Winter sports funding is at a crossroads at the moment after the financial crisis which led to the demise of the governing body, SnowsportGB, on what was possibly the worst timing in the world - the eve of the 2010 Winter Olympics.

However, out of what was an awful situation for the athletes and coaches alike, British Ski and Snowboarding has now been set-up, with former Llanelli Scarlets rugby club chief executive Dave Edwards at the helm.

He was out at the Brits, along with British Olympic Association chairman Lord Colin Moynihan to sample the freestyle competition at first hand.

Edwards told me: "I have been very impressed by what I have seen. We have some really promising talent who have the potential to be in medal positions."

He says this can be achieved by investing up to £1.5m a year into British Ski and Snowboarding, which will take in alpine, freestyle and cross-country skiing as well as snowboarding.

UK Sport pumped £620,000 into skiing and snowboarding for the four-year cycle between Turin and Vancouver, and will make an announcement in the coming months over the funding levels up to the Sochi Games.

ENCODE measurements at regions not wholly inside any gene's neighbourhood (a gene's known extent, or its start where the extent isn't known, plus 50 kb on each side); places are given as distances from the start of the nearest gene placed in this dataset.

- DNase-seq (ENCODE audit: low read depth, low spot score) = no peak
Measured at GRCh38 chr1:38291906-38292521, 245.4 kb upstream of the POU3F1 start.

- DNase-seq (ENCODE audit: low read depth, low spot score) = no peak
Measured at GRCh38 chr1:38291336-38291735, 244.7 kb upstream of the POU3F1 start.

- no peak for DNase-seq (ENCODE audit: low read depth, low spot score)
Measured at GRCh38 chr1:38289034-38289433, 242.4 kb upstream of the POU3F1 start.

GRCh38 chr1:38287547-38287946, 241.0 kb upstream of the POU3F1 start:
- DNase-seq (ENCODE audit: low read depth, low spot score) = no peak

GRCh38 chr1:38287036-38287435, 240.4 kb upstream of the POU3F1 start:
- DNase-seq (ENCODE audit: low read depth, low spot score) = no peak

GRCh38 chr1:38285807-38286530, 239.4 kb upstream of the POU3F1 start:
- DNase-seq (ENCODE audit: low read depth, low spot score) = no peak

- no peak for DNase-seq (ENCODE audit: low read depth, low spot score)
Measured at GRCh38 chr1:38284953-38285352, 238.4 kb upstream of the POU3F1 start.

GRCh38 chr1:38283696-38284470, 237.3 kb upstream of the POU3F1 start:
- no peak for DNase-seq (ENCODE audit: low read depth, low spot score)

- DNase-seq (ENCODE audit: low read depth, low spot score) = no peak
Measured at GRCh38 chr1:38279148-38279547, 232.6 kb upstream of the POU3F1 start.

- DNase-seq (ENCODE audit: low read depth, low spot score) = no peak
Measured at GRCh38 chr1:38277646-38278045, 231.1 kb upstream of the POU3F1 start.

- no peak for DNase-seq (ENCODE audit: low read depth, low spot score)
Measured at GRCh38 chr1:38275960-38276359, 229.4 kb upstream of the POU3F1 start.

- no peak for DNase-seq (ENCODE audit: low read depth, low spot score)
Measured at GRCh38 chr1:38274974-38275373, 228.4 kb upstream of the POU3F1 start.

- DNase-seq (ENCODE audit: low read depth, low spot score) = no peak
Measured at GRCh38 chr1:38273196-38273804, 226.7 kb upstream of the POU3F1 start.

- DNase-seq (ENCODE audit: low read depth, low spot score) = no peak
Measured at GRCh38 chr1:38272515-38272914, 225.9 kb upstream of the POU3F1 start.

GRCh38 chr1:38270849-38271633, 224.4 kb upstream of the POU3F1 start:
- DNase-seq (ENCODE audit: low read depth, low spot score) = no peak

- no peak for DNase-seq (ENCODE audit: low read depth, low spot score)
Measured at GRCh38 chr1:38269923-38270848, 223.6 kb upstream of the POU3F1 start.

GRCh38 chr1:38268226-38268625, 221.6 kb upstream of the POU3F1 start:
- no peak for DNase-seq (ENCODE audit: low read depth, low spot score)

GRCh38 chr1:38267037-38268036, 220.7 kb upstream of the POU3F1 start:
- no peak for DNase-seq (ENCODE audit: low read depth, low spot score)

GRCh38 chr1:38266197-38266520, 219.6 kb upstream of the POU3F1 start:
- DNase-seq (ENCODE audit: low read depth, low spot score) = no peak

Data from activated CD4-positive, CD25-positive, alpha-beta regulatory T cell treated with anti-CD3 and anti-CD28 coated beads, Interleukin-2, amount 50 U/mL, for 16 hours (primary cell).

But Lord Moynihan wants more investment claiming it is "clearly wrong" summer sports will receive £400m up to London 2012 whereas winter sports received £6.4m ahead of the 2010 Games.

He said at the Brits: "I am here to support all the athletes and make sure that British skiing and snowboarding, the BSS, as the new governing body in the UK, puts the athletes first on the road to Sochi 2014."

And Edwards believes further funding would be created by forging better commercial links, which he claimed have been under-exploited in the past. He is confident the level of investment needed is certainly achievable.

The board, which has been expanded to 12 and includes athletes Zoe Gillings (snowboard cross) and Ed Drake (alpine skiing) aims to give all disciplines equal footing (in the past there had been rumblings alpine skiing was given far too much precedence to the detriment of others) and the athletes a voice.